Addictive Behaviours 15 credits

You also complete an individual Research Project (45 credits), which should have a forensic psychology focus. 

You also choose modules to the value of 45 credits. Examples that could be selected include: 

Year 3 option modules Module title Credits
  Psychopathology 15 credits
  Multivariate Statistical Methods in Psychology 15 credits
  Applications of Attention Research 15 credits
  Anomalistic Psychology 15 credits
  Topics in Neuropsychology 15 credits
  Neurodevelopmental Disorders 15 credits
  Behavioural Genetics 15 credits
  Angels or Apes: Origins of Human Nature 15 credits
  Psychological Approaches to Music 15 credits
  The Interpersonal Self 15 credits
  Psychology and Education 15 credits
  Social-Moral Development 15 credits
  Cognitive Neuroscience 15 credits
  Magic and the Mind 15 credits
  Social Psychology of Social Problems 15 credits
  Psychology of the Arts, Aesthetics and Attraction 15 credits
  Cross-cultural and Individual Differences in Attention and Awareness 15 credits

Please note that some of the modules listed are 'core', which means that you must pass them to progress to the next level of study. 

Teaching style

This programme is taught through scheduled learning - a mixture of lectures, seminars and workshops. You’ll also be expected to undertake a significant amount of independent study. This includes carrying out required and additional reading, preparing topics for discussion, and producing essays or project work.

The following information gives an indication of the typical proportions of learning and teaching for each year of this programme*:

  • Year 1 - 15% scheduled learning, 83% independent learning, 2% placement
  • Year 2 - 16% scheduled learning, 84% independent learning
  • Year 3 - 10% scheduled learning, 90% independent learning

How you’ll be assessed

You’ll be assessed by a variety of methods, depending on your module choices. These include coursework, examinations, laboratory reports, group work and research projects.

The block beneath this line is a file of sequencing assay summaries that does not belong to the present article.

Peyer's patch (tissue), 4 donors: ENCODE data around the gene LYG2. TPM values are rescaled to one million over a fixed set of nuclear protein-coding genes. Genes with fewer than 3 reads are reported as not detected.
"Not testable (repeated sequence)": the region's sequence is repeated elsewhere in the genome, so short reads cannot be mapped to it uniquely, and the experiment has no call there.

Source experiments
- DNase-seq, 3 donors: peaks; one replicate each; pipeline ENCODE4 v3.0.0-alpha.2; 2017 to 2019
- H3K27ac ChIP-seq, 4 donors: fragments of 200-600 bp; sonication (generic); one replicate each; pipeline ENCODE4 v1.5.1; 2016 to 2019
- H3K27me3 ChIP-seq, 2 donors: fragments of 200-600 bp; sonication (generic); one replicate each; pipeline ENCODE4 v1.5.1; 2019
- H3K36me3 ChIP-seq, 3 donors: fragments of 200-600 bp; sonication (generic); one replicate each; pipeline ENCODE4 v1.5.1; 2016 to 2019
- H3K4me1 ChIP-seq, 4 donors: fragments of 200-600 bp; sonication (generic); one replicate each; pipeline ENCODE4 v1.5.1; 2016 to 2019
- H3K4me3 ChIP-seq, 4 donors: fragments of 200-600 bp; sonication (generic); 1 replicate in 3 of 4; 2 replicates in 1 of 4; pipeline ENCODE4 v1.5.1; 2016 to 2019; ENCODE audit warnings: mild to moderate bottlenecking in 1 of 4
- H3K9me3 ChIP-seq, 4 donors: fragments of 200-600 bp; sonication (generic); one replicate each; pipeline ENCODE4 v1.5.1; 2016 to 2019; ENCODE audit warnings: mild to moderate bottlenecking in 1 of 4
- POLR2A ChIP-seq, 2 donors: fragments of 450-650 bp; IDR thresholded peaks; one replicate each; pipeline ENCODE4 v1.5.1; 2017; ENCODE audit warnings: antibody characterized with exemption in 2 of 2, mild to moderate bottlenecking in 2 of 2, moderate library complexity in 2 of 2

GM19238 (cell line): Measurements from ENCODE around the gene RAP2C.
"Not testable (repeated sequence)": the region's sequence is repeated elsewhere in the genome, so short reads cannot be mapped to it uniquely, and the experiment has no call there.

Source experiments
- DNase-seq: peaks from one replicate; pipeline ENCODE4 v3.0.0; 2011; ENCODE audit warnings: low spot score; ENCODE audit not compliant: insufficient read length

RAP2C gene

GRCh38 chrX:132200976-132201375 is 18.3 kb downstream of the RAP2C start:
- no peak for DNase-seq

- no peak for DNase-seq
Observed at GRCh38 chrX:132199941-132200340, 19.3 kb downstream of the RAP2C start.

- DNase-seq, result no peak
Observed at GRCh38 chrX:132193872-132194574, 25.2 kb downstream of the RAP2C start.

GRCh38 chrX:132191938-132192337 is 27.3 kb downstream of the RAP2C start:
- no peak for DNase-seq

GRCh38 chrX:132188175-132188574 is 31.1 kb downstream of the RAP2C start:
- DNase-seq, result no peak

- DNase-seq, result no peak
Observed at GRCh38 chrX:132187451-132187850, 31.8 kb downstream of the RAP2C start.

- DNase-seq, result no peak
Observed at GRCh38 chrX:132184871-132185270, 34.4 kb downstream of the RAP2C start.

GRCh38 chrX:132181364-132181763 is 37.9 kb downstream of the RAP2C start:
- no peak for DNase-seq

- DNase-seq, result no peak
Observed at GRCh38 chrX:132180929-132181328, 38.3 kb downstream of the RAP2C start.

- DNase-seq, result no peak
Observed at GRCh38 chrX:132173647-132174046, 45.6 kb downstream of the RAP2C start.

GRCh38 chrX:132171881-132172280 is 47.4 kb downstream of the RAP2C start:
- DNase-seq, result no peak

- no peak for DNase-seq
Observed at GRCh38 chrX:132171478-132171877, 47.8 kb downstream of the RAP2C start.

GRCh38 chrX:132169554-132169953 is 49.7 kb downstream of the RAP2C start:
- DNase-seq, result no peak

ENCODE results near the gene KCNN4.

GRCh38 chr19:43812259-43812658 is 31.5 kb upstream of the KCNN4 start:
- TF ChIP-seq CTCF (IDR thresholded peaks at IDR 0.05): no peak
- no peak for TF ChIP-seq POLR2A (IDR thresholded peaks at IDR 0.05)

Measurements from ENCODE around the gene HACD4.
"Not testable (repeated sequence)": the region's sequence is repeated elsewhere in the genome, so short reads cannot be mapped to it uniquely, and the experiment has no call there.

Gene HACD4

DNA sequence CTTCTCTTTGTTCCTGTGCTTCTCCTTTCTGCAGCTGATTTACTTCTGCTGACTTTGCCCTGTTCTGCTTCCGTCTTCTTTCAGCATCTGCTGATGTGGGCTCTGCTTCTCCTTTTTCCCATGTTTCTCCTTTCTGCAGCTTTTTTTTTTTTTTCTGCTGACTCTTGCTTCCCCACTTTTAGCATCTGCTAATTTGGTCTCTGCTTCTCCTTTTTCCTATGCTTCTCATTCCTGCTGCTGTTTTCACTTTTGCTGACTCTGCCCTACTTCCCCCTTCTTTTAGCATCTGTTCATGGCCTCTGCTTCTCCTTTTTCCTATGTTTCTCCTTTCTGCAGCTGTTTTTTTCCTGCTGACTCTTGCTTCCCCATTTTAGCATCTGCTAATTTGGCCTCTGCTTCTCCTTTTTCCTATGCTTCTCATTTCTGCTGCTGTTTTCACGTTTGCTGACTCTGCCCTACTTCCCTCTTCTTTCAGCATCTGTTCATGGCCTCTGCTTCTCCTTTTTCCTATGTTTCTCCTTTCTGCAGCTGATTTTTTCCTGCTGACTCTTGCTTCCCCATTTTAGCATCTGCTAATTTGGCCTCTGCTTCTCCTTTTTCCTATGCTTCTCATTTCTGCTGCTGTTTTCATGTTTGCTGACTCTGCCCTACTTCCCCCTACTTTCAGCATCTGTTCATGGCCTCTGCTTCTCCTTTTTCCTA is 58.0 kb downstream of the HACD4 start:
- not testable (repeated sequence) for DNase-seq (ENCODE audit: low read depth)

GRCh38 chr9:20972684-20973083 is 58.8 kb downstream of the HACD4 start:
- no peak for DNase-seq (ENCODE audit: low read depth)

The following information gives an indication of how you can typically expect to be assessed on each year of this programme*:

  • Year 1 - 53% coursework, 47% written exam
  • Year 2 - 34% coursework, 66% written exam
  • Year 3 - 52% coursework, 48% written exam

*Please note that these are averages are based on enrolments for 2017/18. Each student’s time in teaching, learning and assessment activities will differ based on individual module choices. Find out more about how this information is calculated.

Credits and levels of learning

An undergraduate honours degree is made up of 360 credits – 120 at Level 4, 120 at Level 5 and 120 at Level 6. If you are a full-time student, you will usually take Level 4 modules in the first year, Level 5 in the second, and Level 6 modules in your final year. A standard module is worth 30 credits. Some programmes also contain 15-credit half modules or can be made up of higher-value parts, such as a dissertation or a Major Project.

Download the programme specification, for the 2018-19 intake. If you would like an earlier version of the programme specification, please contact the Quality Office.

Please note that due to staff research commitments not all of these modules may be available every year.

Entry requirements

We accept the following qualifications:

A-level: BBB
BTEC: DDM
International Baccalaureate: 33 points overall with Three HL subjects at 655
Access: Pass with 45 Level 3 credits including 30 Distinctions and a number of merits/passes in subject-specific modules
Scottish qualifications: BBBBC (Higher) or BBC (Advanced Higher)
European Baccalaureate: 75%
Irish Leaving Certificate: H2 H2 H2 H2

Additional requirements

You should normally have at least Grade B/Grade 6 in GCSE (or equivalent) in Mathematics or Statistics, and English.

International qualifications

We also accept a wide range of international qualifications. Find out more about the qualifications we accept from around the world.

If English isn’t your first language, you will need an IELTS score (or equivalent English language qualification) of 6.0 with a 6.0 in writing and no element lower than 5.5 to study this programme. If you need assistance with your English language, we offer a range of courses that can help prepare you for degree-level study.

Fees & funding

Careers

The BSc in Psychology with Forensic Psychology would allow you to progress to specialised MSc courses, such as our MSc in Forensic Psychology.

You will be encouraged (with full support) to actively seek opportunities for summer internships or other work experience placements to further build on your skills and knowledge, and increase your potential employability on graduating. You can find out more about career options after graduating on our Psychology careers page.

Find out more about employability at Goldsmiths